United States General Accounting Office Report to the Ranking Minority . GAO Member, Committee on Veterans’ Affairs, U.S. Senate March 1990 VA HEALTH CARE. Medical Centers Need to Improve Collection of Veterans’ l Copayments GAO United States General Accounting Office Washington, D.C. 20548 Human Resources Division B-238822 March 28,199O The Honorable Frank H. Murkowski Ranking Minority Member Committee on Veterans’ Affairs United States Senate Dear Senator Murkowski: The Veterans’ Health-Care Amendments of 1986 (P.L. 99-272) require the Department of Veterans Affairs (VA) to collect a fee, commonly referred to as a copayment, from certain veterans who receive health care at its facilities. This requirement applies to any veteran who has income or assets above prescribed amounts, unless he or she has a service-connected disability or other special circumstances.’ At your request, we assessed whether VA implemented a cost-effective process for billing and collecting copayments.’ VA operates 172 hospitals and 233 outpatient clinics, most of which are organized into 159 medical centers. These centers provided about 1.1 million inpatient stays and 2 1.5 million outpatient visits during fiscal year 1988, at a cost of about $10.2 billion. The centers reported that in fiscal year 1988 less than 3 percent of the veterans receiving health care owed copayments and almost $10 million was collected. Copayment rates in that year were $25 a visit for outpatient care and $540 for the first 90 days of inpatient care. Using a questionnaire,:’ we obtained information from the 159 medical centers on their collection activities during fiscal years 1987 and 1988-the first 2 years after the act’s pas- sage. During visits to five centers, we interviewed officials and reviewed records of randomly selected veterans who received inpatient or outpa- tient care during the first 6 months of fiscal year 1988. We also reviewed VA’S copayment policies and procedures and interviewed VA headquarters officials and representatives of private health care provid- ers, including the Healthcare Financial Management Association4 ‘The incomethreshold for a veteran without dependentswas $21.111in calenderyear 1988.It increased$5,278for the first dependentand $1,055for each additional dependent.Appendix 1lists the specialcircumstancesunder which veteranswhoseincomesexceedthesethresholdswould not owe copayments. ‘The portion of the requestrelating to collectionsfrom third party insurers is discussedin VA Health Care:Better ProceduresNeededto MaximizeCollectionsfrom Health Insurers (GAOIHRD-9044, Apr. 1990). .‘AppendixesIV and V contain selectedresponsesto the questionnaire ‘This associationprovides information on effective billing proceduresto hospitals nationwide Page 1 GAO/HRlHO-77 Veterans’ Copayments B-238822 Figure 1: Medical Centers’ Collections and Estimated Costs for the Copayment Recovery Effort (Fiscal Year 1988) Inpatbnl Typoof Cam - u CQllecDons Estimated Cc&z Although the five medical centers we visited should have collected an Medical Centers estimated $386,000 during the first 6 months of fiscal year 1988, they Should Have Collected collected only about $188,000. Most of the unpaid copayments resulted Significantly More from the centers’ failure to bill veterans for amounts owed, as figure 2 shows. Page 3 GAO/HRIW377 Veterans’ Copayments Figure 3: Estimated Value of Copayments Billed and Not Billed at Five Centers Visited (Ott 19WMar 1988) r l- Outpatient Care Amount Billed Amount Not Billed Many Veterans Did Not At the five centers, veterans had not paid about $23,900 (22 percent) of Pay Amounts Billed the copayments billed for inpatient care and $15,300 (13 percent) of the copayments billed for outpatient care. Officials at these centers cited several reasons for the unpaid bills: veterans could not be located, they refused to pay, or they stated they could not afford to pay. Nationwide, 112 other centers, in responding to our questionnaire, said they had often or very often encountered similar difficulties. Additional informa- tion on the reasons for centers’ collection problems is shown in appendix v. Page 6 GAO/HflB9O-77 Veterans’ Copayments B-233322 The Healthcare Financial Management Association recommends that hospitals attempt to collect amounts owed before patients are dis- charged-a practice that private sector hospitals normally adopt. Offi- cials at four of the five centers did not encourage veterans to pay their copayment while receiving care at the center. They said, however, that payments would be accepted if veterans wished to pay while still at the center. Similar policies were reported by 133 other centers. VA should help its centers improve their billing and collection practices Conclusions through changes that will both increase copayment collections and reduce collection costs. One such change would be for VA to adopt an approach similar to that followed in many private hospitals, that is, col- lecting from or making payment arrangements with patients before they leave the center. VA’S adoption of such an approach would reduce or eliminate many of the labor-intensive and time-consuming tasks now experienced by staffs responsible for collecting copayments. In addition, many of the collec- tion difficulties-such as centers’ inability to locate obligated veter- ans-should be minimized and timeliness of billings should be less of an issue. We recommend that the Secretary require VA medical centers to collect Recommendation to copayments from veterans or make payment arrangements while veter- the Secretary of ans are still at the centers. Veterans Affairs VA commented on a draft of this report on March 8, 1990 (see app. VI). Agency Comments The Department agreed with our recommendation and stated that actions are already underway to improve the process and increase copayment billings and collections from veterans before they depart VA health care facilities. Actions the Department said it was taking included l Convening a medical care costs recovery task force, charged with devel- oping a strategy to improve identification, billing, and collection procedures. l Reporting the veteran copayment collection system as a material weak- ness in its 1989 Federal Managers’ Financial Integrity Act report, The Page 7 GAO/HRD90-77 Veterans’ Copayments Page 9 GAO/HRD-90.77Veterans’ Copayments Contents Appendix VI Comments From the Department of Veterans Affairs Appendix VII 21 Major Contributors to This Report Tables Table II. 1: Total Copayment Collections and Collections Per Average Occupied Bed for the Five Centers Visited (Fiscal Year 1988) Table 111.1:Veterans Receiving Inpatient Care 15 Table 111.2:Veterans Receiving Outpatient Care 16 Table IV. 1: Factors Affecting Recoveries 17 Table V. 1: Reasons a Center Might Have Difficulty 18 Collecting From Veterans Figures Figure 1: Medical Centers’ Collections and Estimated 3 Costs for the Copayment Recovery Effort (Fiscal Year 1988) Figure 2: Estimated Value of Copayments Owed at Five Centers Visited (Oct. 1987-Mar. 1988) Figure 3: Estimated Value of Copayments Billed and Not Billed at Five Centers Visited (Oct. 1987-Mar. 1988) Figure 4: Average Time Taken to Bill Inpatient Veterans Sampled (Oct. 1987-Mar. 1988) Abbreviations VA Department of Veterans Affairs page 11 GAO/HRLM?@77 Veterans’ Capaymenb Scopeand Methodology We visited five medical centers to assess the effectiveness of VA’S efforts to collect copayments from veterans. We judgmentally selected the cen- ters to gain a mix of key operational and performance factors. Table II.1 provides information on two of the factors: size (number of beds) and collections per average daily occupied bed’ for the five centers visited. Table 11.1:Total Copayment Collections and Collections Per Average Occupied Ranked m order of collections per bed Bed for the Five Centers Visited (Fiscal -Average nu;i;r Collections pr+r Year 1988) Total average dally Medical center collections occupied beds occupied bed Minneapolm. MN $286,152 484 $591 Martinsburg. WV 115,026 287 401 Seattle, WA 53,027 290 183 Bay Pmes, FL 83,108 473 176 West Los Angeles, CA 17,039 824 21 Total (5 centers) $554,352 2,358 $235 Total (all 159 centers) 89,884,350 52,111 $190 At each of the five medical centers visited, we interviewed officials in the Office of the Director, Medical Administration Service, and Fiscal Service to discuss the process for billing and collecting from veterans. We also discussed factors that aided or impeded the centers’ recovery efforts. To assess each center’s billing and collection procedures, we reviewed medical and administrative records for a random sample of about 30 veterans subject to copayments from each of two universes: l Veterans discharged from inpatient care between October 1, 1987, and March 31, 1988. l Veterans provided outpatient care between October 1, 1987, and March 31, 1988. For those veterans sampled, we documented (1) whether the medical centers billed for all copayments owed and sent the bills in a timely manner, (2) how much the centers collected, and (3) why centers col- lected less than the full amount. We used our sample results to estimate the value of copayments for inpatient and outpatient care not billed by the medical centers. Because our estimates are based on samples, there ‘We usedcollectionsper averagedaily occupiedbedrather than total collectionsbecausethis inarpo- rated the sizeof the center into the evaluation of its collectionperfonnancr. Page 13 GAO/HRD-9037Veterans’ Copayments k&mated Value of Copayments Not Billed, Billed, and Collected for Care Provided to Veterans Subject to Copayments (Oct. 1, 1987- Mar. 31,1988:, The following tables show, for each of the five medical centers we vis- ited, the estimated amounts of copayments (1) not billed, (2) billed, and (3) collected for care provided to veterans during the first 6 months of fiscal year 1988. Because these figures are estimated using the results from our reviews of samples of veterans who received care during the period, there are sampling errors. The chances are 95 out of 100 that the true value for the population of veterans lies within the confidence interval shown. Table 111.1:Veterans Receiving Inpatient Care Estimate Confidence level Bay Pines: ~~ -~ Not bllled $4,697 $946 ___-__ $10,410 Billed 53,474 --~---__ 43,232 63,716 Collected 37,212 25,387 49,037 Martinsbura: Not bllled $24,860 $12,327 $37.393 BIlled --._ 13.978 4,903 23.053 Collected 11,441 3,052 19,830 Minneapolis: Got bllled $3,905 $2,052 $6,361 Bllled 27,395 24,507 30,283 Collected 25,425 22,108 28,742 Seattle: Not bllled $8,408 $5,711 $11,105 ElIled __~ 13,532 10,820 16,244 Collected 10,411 7,799 13,023 West Los Angeles: Not billed $31.676 $29.166 $34.186 EMled 1,044 473 2,557 Collected 1.044 473 2.557 Total: Not bllled $73.547 $59,079a $88.015” Bllled - 109,442 95,096” 123,748” Collected 85,533 70.3578 100,709” aThese figures are the range for the estimated total, not the sum of the values llsted for the mdudual medlcal centers Page 16 GAO/HBD90-77 Veterans’ Copayments Appendix IV Factors Affecting Recoveries In our questionnaire, we asked medical centers to consider various fac- tors that may influence how effectively the centers were able to recover copayments from veterans. Center officials indicated whether each fac- tor was more than, about, or less than adequate to enable the center to effectively recover copayments from veterans. Table IV.l: Factors Affecting Recoveries More than About Less than Factor adequate __- adequate adequate Number of avallable staff 1 51 107 Computer software 6 71 76 Computer hardware 7 74 75 Veterans’ cooperation with center efforts 9 97 48 Trarnlno center able to orovrde staff 9 103 46 Gutdance from VA headquarters 3 112 - 44 Dlstnct counsel’s efforts to pursue referred cases 26 86 24 Staff’s skills/experience 31 110 18 Note The responses do not always add to 159 because not all centers answered each question Page 17 GAO/HRB90-77 Veterans’ Copayments Appendix VI Comments From the Department of Veterans Affairs THE SECRETARY OF VETERANS AFFAIRS WASHINGTON MAR 8 1990 Hr. David P. Baine Director, Federal Health Care Delivery Issues U. S. General Accounting Office Washington, DC 20548 Dear Wr. Baine: I am pleased to respond to your January 19, 1990, draft report V A . Veterans' Cooavments (GAO/HRD-90-77). As the report states, VA has already begun to collect copayments from veterans. In addition, these collections exceed the costs of collection although this is a fundamentally new program for our facilities. I recognize that more can be done to improve the collection process. I agree with your recommendation, and actions are already underway that should improve the process and increase copayment billings to and collections from veterans prior to their departing VA health care facilities. The actions being taken on your report are outlined in the e@closure. Thank you for the opportunity to comment on this report. Enclosure EJD/jev L page19 GAO/HRD&S77Veteran~'Copaymenta Appendix VII Major Contributors to This Report Paul R. Reynolds, Assistant Director, (202) 233-5281 Human Resources Frank C. Ackley, Technical Advisor Division, Walter P. Gembacz, Assignment Manager Washington, D.C. Randall Williamson, Regional Management Representative Seattle Regional Office Janet E. Frisch, Evaluator-in-Charge Peter J. Bylsma, Evaluator Patricia K. Yamane, Evaluator Octavia V. Parks, Evaluator Atlanta Regional Mark J. Huber, Evaluator Chicago Regional Office (401987) Page 21 GAO/lJRDSC-77Veterans’ Copayments Requests for copies of GAO reports should be sent to: U.S. General Accounting Office Post Office Box 6016 Gaithersburg, Maryland 20877 Telephone 202-275-6241 The fiit five copies of each report are free. Additional $2.00 each. There is a 25% discount on orders for 100 or more copie single address. Orders must be prepaid by cash or by check or money o out to the Superintendent of Documents. AppendixVI CommentsFrom the Department of Veterans Affairs Enclosure DEPARTMENT OF VETERANS AFFAIRS COMMENTS ON THE JANUARY 19, 1990, GAO DRAFT REPORT VA HEALTH CARE: MHDICAL CENTERS NEED TO IMPROVE COLLECTIONS OF VETERANS’ COPAYMENTS SAO recommends that I require VA medical Centers to collect copayments from veterans or make payment arrangements while veterans are still at the centers receiving care. I concur with the recommendation and have proposed a multifaceted plan to correct the situation. The Department has listed this finding as a material weakness in VA's 1989 Federal Manager's Financial Integrity Act Report that tasks the Veterans Health Services and Research Administration (VHSSRA) to identify deficiencies and follow through with an action plan. We anticipate that the first results of this action will be completed by March 1990. Additional efforts include: 0 The Department has convened a Medical Care Cost Recovery Task Force charged with developing a strategy to improve identification, billing, and collection procedures as quickly as possible. 0 We have proposed additional resources necessary to bill and collect properly in our 1991 budget legislation. 0 We recently completed an internal audit of copayment billing delays. As a result, we are considering several methods of patient control and more timely preparation of copayment bills. 0 We will request input from field stations to insure that our debt collection procedures are effective at the field station level once an accounts receivable module is installed at all stations. Installation is expected this calendar year. page20 GAO/HRD90-77 Veterans' Copayments Appendix V Reasons a Center Might Have Difficulty Collecting From Veterans In our questionnaire, we asked medical centers to consider the reasons they have experienced difficulty collecting from veterans. Center offi- cials indicated how often they experienced difficulty collecting from veterans for each of the following reasons. One hundred twenty-five centers reported often having difficulty collecting from veterans. Table V.l: Reasons a Center Might Have Difficulty Collecting From Veterans Very Reason ___.~ ~-. often Often Sometimes -__- Rarely Never Veteran does not respond _____ 51 42 59 6 1 Veteran claims he/she cannot afford to pay 22 49 70 16 2 Veteran cannot be located 14 21 66 56 2 Veteran refuses to oav 16 19 64 45 13 Veteran claims the amount bllled IS not reasonable 7 18 50 58 18 Other .___~..~___ ~~~ 4 7 4 2 1 Veteran has already pard maxrmum copayment amount at another VA medlcal center 0 0 11 59 89 Note The responses do not always add to 159 because not all centers answered each questm Page 18 GAO/HRB90-77 Vewrans’ Copayments Appendix III Estimated Value of Copayments Not Billed, Billed, and C!ollected for Care Rovided to Veterans Subject to Copayments (Oct. 1, 1987.Mar. 31,1988) Table 111.2:Veterans Receiving Outpatient Care Estimate Confidence level Bay Pines: Not billed $9,525 $3,654 $15,396 Billed 13,547 9,595 17,499 Collected 11,853 7,861 15,845 Martinsburg: Not bllled $2,467 $461 $4,473 BIlled - ..~~~~-~ 35,853 26,083 45,623 Collected 34,467 24,463 44,471 Minneapolis: Not billed $22,420 $9.819 $35,021 Billed 34,220 22,377 46,063 Collected 31,270 19,797 42,743 Seattle: Not billed $7,383 $2,251 $12,515 Billed 34.461 11,336 57,586 Collected 25,230 7,951 42,509 West Los Angeles: Not bllled $43,230 $27,094 $59,366 Billed 0 0 0 Collected 0 0 0 Total: Not bllled $85,025 $63,025” $107,025” Billed 118,081 90,044” 146,118” Collected 102,820 79,449” 126.191a ‘These figures are the range for the estimated total, not the sum of the values INed for the indwidual medlcal centers Page 16 GAO/BBLWO-77 Veterans’ Copayments Appendix II Scope and Methodology are sampling errors associated with them. We used a 95-percent confi- dence level for our estimates. All estimates are for the first 6 months of fiscal year 1988. Appendix III provides additional information about our projections. Our review was performed from August 1988 to November 1989 in accordance with generally accepted government auditing standards. Page 14 GAO/HRJNW77 Veterans’ Copayments Appendix I Special Circumstances Under Which Veterans Do Not Owe Copayments The Veterans’ Health-Care Amendments of 1986 (38 USC. SlO), enacted in April 1986, provide that, regardless of income, veterans are not required to make copayments for health care received at a VA medi- cal center if they meet one of the following special circumstances: l have service-connected disabilities; l are former prisoners of war; l are veterans of World War I, the Spanish-American War, or the Mexican border period; l incurred service-connected exposure to toxic substances or radiation; l are eligible for VA care as a result of a judgment or settlement against the United States; l are eligible for Medicaid; or . are receiving a VA pension. Page 12 GAO/Mu)-90-77 Veterans’ Copayments Contents Appendix I Special Circumstances Under Which Veterans Do Not Owe Copayments Appendix II 13 Scopeand Methodology Appendix III 15 Estimated Value of Copayments Not Billed, Billed, and Collected for Care Provided to Veterans Subject to Copayments (Oct. 1, 1987-Mar. 31, 1988) Appendix IV 17 Factors Affecting Recoveries Appendix V 18 Reasonsa Center Might Have Difficulty Collecting From Veterans Page 10 GAO/HRD90-77 Veterans’ Capayments B-238822 report specifies responsibility for identifying deficiencies and develop- ing an action plan. . Completing an internal audit of copayment billing delays and consider- ing several methods of patient control and more timely bill preparations. Unless you publicly announce its contents earlier, we plan no further distribution of this report for 30 days. At that time, we will send copies to the Secretary of Veterans Affairs and interested congressional com- mittees. We will also make copies available to others upon request. The report was prepared under the direction of David P. Baine, Director, Federal Health Care Delivery Issues. If you have any questions, you may contact him at (202) 275-6207. Other major contributors are listed in appendix VII. Sincerely yours, Lawrence H. Thompson Assistant Comptroller General Page 8 GAO/HBD%77 Veterans’ Copayments 5238822 Although VA guidelines direct centers to bill veterans as soon as debts are identified, the five centers waited until after the veterans were dis- charged before starting the billing process. Overall, three of every four inpatient bills were sent more than 30 days after the veterans were dis- charged. There were also delays in billing for outpatient care. None of the inpatients or outpatients sampled at these centers paid before they left. These delays appear to have contributed to veterans’ nonpayment. Vet- erans in our sample who paid the full copayment had bills sent, on aver- age, about 57 days after they were discharged. In contrast, those who did not pay had bills sent, on average, about 120 days after they were discharged. The average number of days from inpatient discharge to billing for sample veterans ranged from 56 days to 111 days at the five centers, as figure 4 shows. Figure 4: Average Time Taken to Bill Inpatient Veterans Sampled (Oct. 1987. 125 Average Number of Days Fmm Dkcharga to Billing Mar. 1988) - im VA Mdkal Center Page 6 GAO/HRD9077 Veterans’ Copayments 5238822 Figure 2: Estimated Value of Copayments Owed at Five Centers Visited (Oct. 1987.Mar. 1988) Billed/Collected Not Billed Billed/Not Collected The five centers had billing processes that were labor intensive and time consuming. Rather than billing veterans at the time the centers provided care, generally the admissions clerks prepared a monthly listing of vet- erans who owed copayments and then sent it to the billing clerks. To determine the amount owed, the billing clerks reviewed individual medi- cal records and verified the type of care provided. These records had to be retrieved from storage and then returned. In addition to being costly, this approach contributed to the missed collections, as the following sec- tions discuss. Many Veterans Not Billed The five centers did not bill veterans for an estimated $158,500 in copayments-$73,500 for inpatient care and $85,000 for outpatient care. Because of weaknesses in procedures, billing clerks at four of the five centers were frequently not notified when veterans owed copay- ments. In some instances, veterans who owed copayments were not included on the billing lists. Officials at the fifth center, Seattle, assigned the copayment billing clerk to other duties for several months. Missed billings varied widely among the centers, as figure 3 shows. Page 4 GAO/HRDW77 Veterans’ Copayments B-233322 Appendix II provides additional information on our scope and methodology. The 159 VA medical centers’ collections exceeded costs, yielding a return Results in Brief of $1.36 for each $1 spent during fiscal year 1988. The centers’ return for inpatient care was significantly higher than for outpatient care- $1.74 compared to $1.08. The five medical centers we visited collected only about half of the copayments that veterans owed. This occurred primarily because the centers failed to bill these veterans. Some veterans, however, did not pay when billed. The bills were usually sent several weeks to months after care was provided, contributing to the centers’ collection difficulties. During fiscal year 1988, VA centers collected about $9.9 million from vet- VA’s Collections erans at a cost of $7.3 million, a net return of $2.6 million. Collections Exceeded Costs for inpatient care accounted for most of this return, as figure 1 shows. I ‘Medical centersreport collectionsto VAheadquartersmonthly, but information is not maintainedon collectioncosts.Using a questionnaire,we collectedeachcenter’sestimateof staffing levels and time spwt on copaymentactivities during a typical weekin fiscal yeiear1988.Wedetermmedsalary rates for the staff identified and usedthis information to estimatethe centers’annual costs. Page 2 GAO/HRD-90.77Veterans’ Copayments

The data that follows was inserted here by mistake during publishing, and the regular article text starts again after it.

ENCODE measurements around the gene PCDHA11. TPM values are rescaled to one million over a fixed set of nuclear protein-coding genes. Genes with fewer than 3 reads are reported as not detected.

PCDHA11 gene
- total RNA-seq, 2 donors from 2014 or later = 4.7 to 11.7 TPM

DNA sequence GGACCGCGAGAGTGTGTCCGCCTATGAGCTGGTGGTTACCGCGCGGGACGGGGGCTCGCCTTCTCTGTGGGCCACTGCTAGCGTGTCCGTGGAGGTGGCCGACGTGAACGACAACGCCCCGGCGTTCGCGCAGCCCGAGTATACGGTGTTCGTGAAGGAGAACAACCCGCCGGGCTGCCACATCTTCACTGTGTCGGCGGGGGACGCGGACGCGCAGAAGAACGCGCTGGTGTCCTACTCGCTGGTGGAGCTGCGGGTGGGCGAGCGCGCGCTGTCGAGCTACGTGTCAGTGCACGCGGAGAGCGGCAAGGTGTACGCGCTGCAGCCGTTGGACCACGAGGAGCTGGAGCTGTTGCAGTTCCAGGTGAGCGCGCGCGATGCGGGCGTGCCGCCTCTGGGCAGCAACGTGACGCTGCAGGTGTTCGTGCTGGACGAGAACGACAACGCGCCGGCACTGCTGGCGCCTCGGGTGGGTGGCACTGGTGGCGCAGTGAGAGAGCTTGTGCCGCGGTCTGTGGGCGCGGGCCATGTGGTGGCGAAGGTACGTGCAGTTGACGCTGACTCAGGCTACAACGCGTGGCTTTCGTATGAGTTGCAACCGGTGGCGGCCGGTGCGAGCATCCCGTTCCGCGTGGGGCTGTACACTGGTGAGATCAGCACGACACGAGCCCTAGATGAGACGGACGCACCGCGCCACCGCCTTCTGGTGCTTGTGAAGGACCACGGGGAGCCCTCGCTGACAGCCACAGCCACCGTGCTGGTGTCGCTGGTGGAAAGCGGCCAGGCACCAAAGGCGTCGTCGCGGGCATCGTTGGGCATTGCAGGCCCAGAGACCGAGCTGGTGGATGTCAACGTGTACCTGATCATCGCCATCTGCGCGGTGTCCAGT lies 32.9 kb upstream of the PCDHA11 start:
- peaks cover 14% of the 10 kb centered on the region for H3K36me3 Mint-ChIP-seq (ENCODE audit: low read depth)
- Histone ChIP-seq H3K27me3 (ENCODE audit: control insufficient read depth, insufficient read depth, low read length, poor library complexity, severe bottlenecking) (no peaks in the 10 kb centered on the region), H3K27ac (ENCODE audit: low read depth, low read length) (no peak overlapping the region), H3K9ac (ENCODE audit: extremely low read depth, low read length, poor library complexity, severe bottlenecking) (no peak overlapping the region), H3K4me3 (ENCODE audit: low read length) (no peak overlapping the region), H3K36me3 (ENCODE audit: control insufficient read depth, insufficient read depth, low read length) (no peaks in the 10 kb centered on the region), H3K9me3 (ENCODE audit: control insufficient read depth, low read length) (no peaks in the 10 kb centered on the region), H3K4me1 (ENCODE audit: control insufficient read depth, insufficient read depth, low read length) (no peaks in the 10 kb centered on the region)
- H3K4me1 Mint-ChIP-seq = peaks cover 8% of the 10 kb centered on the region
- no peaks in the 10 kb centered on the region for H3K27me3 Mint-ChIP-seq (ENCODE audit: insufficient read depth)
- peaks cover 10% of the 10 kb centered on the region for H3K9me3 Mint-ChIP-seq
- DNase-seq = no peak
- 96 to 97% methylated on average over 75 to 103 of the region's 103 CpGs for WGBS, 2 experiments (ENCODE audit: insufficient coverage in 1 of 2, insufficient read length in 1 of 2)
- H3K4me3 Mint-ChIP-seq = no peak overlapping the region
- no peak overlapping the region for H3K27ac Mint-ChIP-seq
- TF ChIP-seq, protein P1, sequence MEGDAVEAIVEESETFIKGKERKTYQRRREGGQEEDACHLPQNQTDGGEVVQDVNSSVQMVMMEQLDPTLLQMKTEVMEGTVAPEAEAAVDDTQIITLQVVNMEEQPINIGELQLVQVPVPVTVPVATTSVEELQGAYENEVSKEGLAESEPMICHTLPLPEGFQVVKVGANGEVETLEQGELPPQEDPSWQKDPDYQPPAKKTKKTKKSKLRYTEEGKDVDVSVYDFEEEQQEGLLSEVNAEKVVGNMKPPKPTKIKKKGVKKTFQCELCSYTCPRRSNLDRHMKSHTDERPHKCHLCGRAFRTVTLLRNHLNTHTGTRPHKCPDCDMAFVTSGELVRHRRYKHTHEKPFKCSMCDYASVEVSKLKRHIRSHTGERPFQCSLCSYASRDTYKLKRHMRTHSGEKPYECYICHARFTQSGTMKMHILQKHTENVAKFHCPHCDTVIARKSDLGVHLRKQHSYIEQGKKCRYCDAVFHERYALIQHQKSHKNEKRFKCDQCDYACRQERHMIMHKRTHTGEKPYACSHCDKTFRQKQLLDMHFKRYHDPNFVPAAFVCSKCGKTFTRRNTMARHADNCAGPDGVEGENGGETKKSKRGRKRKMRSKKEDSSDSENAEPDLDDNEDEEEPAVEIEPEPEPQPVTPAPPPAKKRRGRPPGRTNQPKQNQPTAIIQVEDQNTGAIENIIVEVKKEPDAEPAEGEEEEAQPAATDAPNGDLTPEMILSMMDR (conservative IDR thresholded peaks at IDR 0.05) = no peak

VA Health Care: Medical Centers Need to Improve Collection of Veterans' Copayments
Published by the Government Accountability Office on 1990-03-28.
Below is a raw (and likely hideous) rendition of the original report. (PDF)